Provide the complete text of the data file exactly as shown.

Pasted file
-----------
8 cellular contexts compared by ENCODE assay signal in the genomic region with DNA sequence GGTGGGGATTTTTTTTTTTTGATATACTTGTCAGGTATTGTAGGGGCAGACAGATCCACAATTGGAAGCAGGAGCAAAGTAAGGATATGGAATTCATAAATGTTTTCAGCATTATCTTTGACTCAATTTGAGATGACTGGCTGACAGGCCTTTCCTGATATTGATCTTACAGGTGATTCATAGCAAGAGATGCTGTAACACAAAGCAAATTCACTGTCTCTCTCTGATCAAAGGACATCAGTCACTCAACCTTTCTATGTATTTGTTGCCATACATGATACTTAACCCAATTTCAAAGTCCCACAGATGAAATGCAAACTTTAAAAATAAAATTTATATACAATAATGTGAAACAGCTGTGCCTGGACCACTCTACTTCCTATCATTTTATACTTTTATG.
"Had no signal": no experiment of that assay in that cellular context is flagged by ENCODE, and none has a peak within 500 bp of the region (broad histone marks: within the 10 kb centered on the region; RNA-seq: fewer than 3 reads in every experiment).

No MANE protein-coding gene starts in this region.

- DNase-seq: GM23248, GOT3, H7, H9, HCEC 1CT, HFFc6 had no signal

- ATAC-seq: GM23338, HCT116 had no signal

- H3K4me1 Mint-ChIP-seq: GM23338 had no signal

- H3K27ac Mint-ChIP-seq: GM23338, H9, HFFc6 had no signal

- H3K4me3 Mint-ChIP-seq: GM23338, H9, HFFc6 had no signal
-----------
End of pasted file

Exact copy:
8 cellular contexts compared by ENCODE assay signal in the genomic region with DNA sequence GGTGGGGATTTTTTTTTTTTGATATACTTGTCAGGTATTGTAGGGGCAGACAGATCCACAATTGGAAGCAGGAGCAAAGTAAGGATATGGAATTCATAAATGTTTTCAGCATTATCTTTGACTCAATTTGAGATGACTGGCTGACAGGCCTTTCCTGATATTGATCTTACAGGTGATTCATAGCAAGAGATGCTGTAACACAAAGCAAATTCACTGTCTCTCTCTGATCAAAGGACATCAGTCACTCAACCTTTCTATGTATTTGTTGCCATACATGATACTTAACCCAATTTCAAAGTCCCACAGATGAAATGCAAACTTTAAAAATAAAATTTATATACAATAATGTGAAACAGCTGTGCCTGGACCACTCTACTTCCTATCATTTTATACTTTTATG.
"Had no signal": no experiment of that assay in that cellular context is flagged by ENCODE, and none has a peak within 500 bp of the region (broad histone marks: within the 10 kb centered on the region; RNA-seq: fewer than 3 reads in every experiment).

No MANE protein-coding gene starts in this region.

- DNase-seq: GM23248, GOT3, H7, H9, HCEC 1CT, HFFc6 had no signal

- ATAC-seq: GM23338, HCT116 had no signal

- H3K4me1 Mint-ChIP-seq: GM23338 had no signal

- H3K27ac Mint-ChIP-seq: GM23338, H9, HFFc6 had no signal

- H3K4me3 Mint-ChIP-seq: GM23338, H9, HFFc6 had no signal